Tuesday 18 June 2019

A new dawn as first part of bypass opens

Newly-opened road offers glimpse of the future as finish line beginning to come into sight for New Ross motorists

The new Corcoran’s Cross Roundabout which is now open to traffic, offering drivers a first glimpse of the new New Ross bypass
The new Corcoran’s Cross Roundabout which is now open to traffic, offering drivers a first glimpse of the new New Ross bypass
Work is continuing at the Mannion’s Road roundabout

David Looby

People are enjoying a serious driving experience upgrade on the Enniscorthy road following the opening of sections of the New Ross bypass.

The Corcoran's Roundabout road some five miles along the N30 from New Ross opened to traffic, showing the progress made by BAM Iridium workers on the motorway with all road works due to be completed early next year.

Work is continuing on the Mount Elliott roundabout, leading to up to ten minute delays at either side of the New Ross ring road, but according to Director of Services for Roads Eamonn Hore the inconvenience will be worth the wait. Mr Hore said: 'It's exciting times in New Ross. The N30 is going to be downgraded to a regional road and the new N30 will head for the new junction at Ballymacar.'

Addressing concerns raised on social media that Mount Elliott and not New Ross is mentioned on the signposts at Corcoran's Cross roundabout, Mr Hore said New Ross is mentioned but the part of the sign is blacked over to avoid driver confusion until the new road into the town opens.

'New Ross is signposted 54 times along the bypass. With the new motorway it will be quicker and safer to get into New Ross. The main road into New Ross hasn't been completed yet. New Ross is blacked out for the moment but signs for the town are on every approach and at all the junctions and roundabouts. New Ross is signposted 54 times. Mount Elliott was picked as the roundabout is there and all bypasses have local recognition destinations and it also happens to be the townland. People will become used to it just as they've become used to other roundabout names like Corcoran's Cross, Oaklands and Glenmore. The logic of Mount Elliott on the signposts is perfectly reasonable and sensible.'

Mr Hore said tourist attractions across the district are signposted numerous times also.

Welcoming the opening of sections of the bypass, including along the Old Ross road from where the motorway is visible from a height, Mr Hore said the days of drivers having to endure 40 to 50 minute waits queueing in traffic on the way into or out of the town will be over.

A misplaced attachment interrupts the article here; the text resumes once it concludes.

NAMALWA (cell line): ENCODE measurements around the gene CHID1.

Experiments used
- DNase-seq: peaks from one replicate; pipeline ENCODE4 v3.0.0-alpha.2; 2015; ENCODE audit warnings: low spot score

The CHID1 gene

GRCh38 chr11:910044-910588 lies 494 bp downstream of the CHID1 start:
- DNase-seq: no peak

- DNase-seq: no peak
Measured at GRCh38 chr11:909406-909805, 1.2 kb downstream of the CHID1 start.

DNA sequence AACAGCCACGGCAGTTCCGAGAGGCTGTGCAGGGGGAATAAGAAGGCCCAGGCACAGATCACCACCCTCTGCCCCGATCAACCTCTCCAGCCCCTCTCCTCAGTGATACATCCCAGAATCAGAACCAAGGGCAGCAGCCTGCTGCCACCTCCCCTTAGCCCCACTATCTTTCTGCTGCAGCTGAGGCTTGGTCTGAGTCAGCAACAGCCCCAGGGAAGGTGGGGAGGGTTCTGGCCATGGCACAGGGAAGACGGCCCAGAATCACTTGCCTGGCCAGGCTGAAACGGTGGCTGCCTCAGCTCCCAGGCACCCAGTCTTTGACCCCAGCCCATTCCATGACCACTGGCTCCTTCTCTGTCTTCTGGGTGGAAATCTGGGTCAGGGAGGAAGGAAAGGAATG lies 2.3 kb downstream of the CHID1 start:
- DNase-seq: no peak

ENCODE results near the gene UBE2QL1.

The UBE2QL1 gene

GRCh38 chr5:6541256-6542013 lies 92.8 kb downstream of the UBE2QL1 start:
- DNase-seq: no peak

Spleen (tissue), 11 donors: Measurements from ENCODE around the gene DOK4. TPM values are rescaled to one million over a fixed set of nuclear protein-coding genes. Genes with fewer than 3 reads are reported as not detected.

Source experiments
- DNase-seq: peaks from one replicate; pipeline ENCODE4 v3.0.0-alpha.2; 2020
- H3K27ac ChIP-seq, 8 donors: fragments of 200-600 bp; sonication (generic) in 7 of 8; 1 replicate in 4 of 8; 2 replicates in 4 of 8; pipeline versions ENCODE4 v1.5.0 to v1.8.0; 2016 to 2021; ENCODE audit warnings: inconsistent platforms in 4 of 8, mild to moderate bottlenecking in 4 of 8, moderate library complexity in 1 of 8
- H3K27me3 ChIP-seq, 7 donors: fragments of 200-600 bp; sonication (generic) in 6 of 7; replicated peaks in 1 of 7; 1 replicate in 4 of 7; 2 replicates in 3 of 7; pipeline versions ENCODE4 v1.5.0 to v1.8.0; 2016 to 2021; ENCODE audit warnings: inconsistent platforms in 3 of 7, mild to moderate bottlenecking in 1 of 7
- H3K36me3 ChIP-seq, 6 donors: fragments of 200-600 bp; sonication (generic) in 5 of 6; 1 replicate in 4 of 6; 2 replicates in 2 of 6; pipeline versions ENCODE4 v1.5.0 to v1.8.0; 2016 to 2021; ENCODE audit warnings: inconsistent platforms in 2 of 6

'40 to 50 minute delays wouldn't have been unusual in New Ross. From Corcoran's Cross to Glenmore it's 14kms, so there will be savings of around half an hour at peak times. This is a great news story. People maybe worried about what the bypass does to a town like New Ross but it will be a much nicer place to live in with no heavy goods vehicles passing along the main thoroughfare of the quay.'

The large vehicles will be banned from passing through the town, just as they are in Waterford City.

'Presently hundreds of vehicles a day pass through New Ross making their way to Dublin or Cork. Once the road becomes a regional road it automatically goes from 100 km/h to 80 km/h which makes it a safer road. The Oaklands roundabout will provide a lovely entrance point into the town and that junction is much safer now. The roundabout at Mount Elliott (also known as Mannion's roundabout) will be completed in February also.'

It remains unclear if most of the 14km dual carriageway will open early next year, ahead of the completion of the Rose Fitzgerald Kennedy Bridge.

'People will accept and appreciate the scale of the bridge build. It's a marvellous feat of engineering which looks like it's being built in mid-air.'

As part of the ongoing roadworks on the bypass, traffic management operations will be taking place on the N25 at Ballymacar until Wednesday, with a Stop/Go system in place until 7 p.m. on Wednesday.

Drivers are advised that the enforceable speed limit in this area is reduced to 60 km/h but a cautionary speed of 35km/h is advised.

A Wexford County Council spokesperson said: 'We ask that motorists take care when entering the roadworks and we would like to thank motorists for their patience during this time. These works are weather dependant and as such the completion date and working hours may be subject to change.'

New Ross Standard